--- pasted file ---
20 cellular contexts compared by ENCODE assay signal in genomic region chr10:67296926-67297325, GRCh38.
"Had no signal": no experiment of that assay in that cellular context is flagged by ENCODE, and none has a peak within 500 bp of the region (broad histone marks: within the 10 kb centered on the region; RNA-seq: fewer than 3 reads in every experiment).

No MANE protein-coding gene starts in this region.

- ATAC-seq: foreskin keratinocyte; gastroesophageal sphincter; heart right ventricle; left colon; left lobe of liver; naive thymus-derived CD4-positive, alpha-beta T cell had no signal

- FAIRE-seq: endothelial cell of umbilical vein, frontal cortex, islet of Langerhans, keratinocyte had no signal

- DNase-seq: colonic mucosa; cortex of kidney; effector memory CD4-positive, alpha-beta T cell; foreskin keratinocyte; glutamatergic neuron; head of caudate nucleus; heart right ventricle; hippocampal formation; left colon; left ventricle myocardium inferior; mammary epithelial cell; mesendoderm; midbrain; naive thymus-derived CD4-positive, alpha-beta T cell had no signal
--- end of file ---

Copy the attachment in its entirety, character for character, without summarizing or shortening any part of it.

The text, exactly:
20 cellular contexts compared by ENCODE assay signal in genomic region chr10:67296926-67297325, GRCh38.
"Had no signal": no experiment of that assay in that cellular context is flagged by ENCODE, and none has a peak within 500 bp of the region (broad histone marks: within the 10 kb centered on the region; RNA-seq: fewer than 3 reads in every experiment).

No MANE protein-coding gene starts in this region.

- ATAC-seq: foreskin keratinocyte; gastroesophageal sphincter; heart right ventricle; left colon; left lobe of liver; naive thymus-derived CD4-positive, alpha-beta T cell had no signal

- FAIRE-seq: endothelial cell of umbilical vein, frontal cortex, islet of Langerhans, keratinocyte had no signal

- DNase-seq: colonic mucosa; cortex of kidney; effector memory CD4-positive, alpha-beta T cell; foreskin keratinocyte; glutamatergic neuron; head of caudate nucleus; heart right ventricle; hippocampal formation; left colon; left ventricle myocardium inferior; mammary epithelial cell; mesendoderm; midbrain; naive thymus-derived CD4-positive, alpha-beta T cell had no signal